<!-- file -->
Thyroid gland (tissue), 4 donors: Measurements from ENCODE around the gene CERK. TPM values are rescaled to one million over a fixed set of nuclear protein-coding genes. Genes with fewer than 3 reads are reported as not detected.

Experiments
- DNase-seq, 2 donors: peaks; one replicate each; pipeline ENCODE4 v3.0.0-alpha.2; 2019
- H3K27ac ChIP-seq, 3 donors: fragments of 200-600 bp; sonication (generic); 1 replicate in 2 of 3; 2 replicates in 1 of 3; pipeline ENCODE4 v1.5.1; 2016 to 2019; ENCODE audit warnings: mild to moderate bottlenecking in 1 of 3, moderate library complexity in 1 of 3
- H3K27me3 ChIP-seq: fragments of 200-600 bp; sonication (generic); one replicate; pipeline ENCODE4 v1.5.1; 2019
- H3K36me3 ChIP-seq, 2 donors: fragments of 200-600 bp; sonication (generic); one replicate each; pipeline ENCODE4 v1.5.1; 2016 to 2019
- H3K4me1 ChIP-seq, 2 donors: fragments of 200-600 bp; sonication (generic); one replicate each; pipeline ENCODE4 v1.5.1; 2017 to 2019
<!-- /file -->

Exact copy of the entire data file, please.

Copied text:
Thyroid gland (tissue), 4 donors: Measurements from ENCODE around the gene CERK. TPM values are rescaled to one million over a fixed set of nuclear protein-coding genes. Genes with fewer than 3 reads are reported as not detected.

Experiments
- DNase-seq, 2 donors: peaks; one replicate each; pipeline ENCODE4 v3.0.0-alpha.2; 2019
- H3K27ac ChIP-seq, 3 donors: fragments of 200-600 bp; sonication (generic); 1 replicate in 2 of 3; 2 replicates in 1 of 3; pipeline ENCODE4 v1.5.1; 2016 to 2019; ENCODE audit warnings: mild to moderate bottlenecking in 1 of 3, moderate library complexity in 1 of 3
- H3K27me3 ChIP-seq: fragments of 200-600 bp; sonication (generic); one replicate; pipeline ENCODE4 v1.5.1; 2019
- H3K36me3 ChIP-seq, 2 donors: fragments of 200-600 bp; sonication (generic); one replicate each; pipeline ENCODE4 v1.5.1; 2016 to 2019
- H3K4me1 ChIP-seq, 2 donors: fragments of 200-600 bp; sonication (generic); one replicate each; pipeline ENCODE4 v1.5.1; 2017 to 2019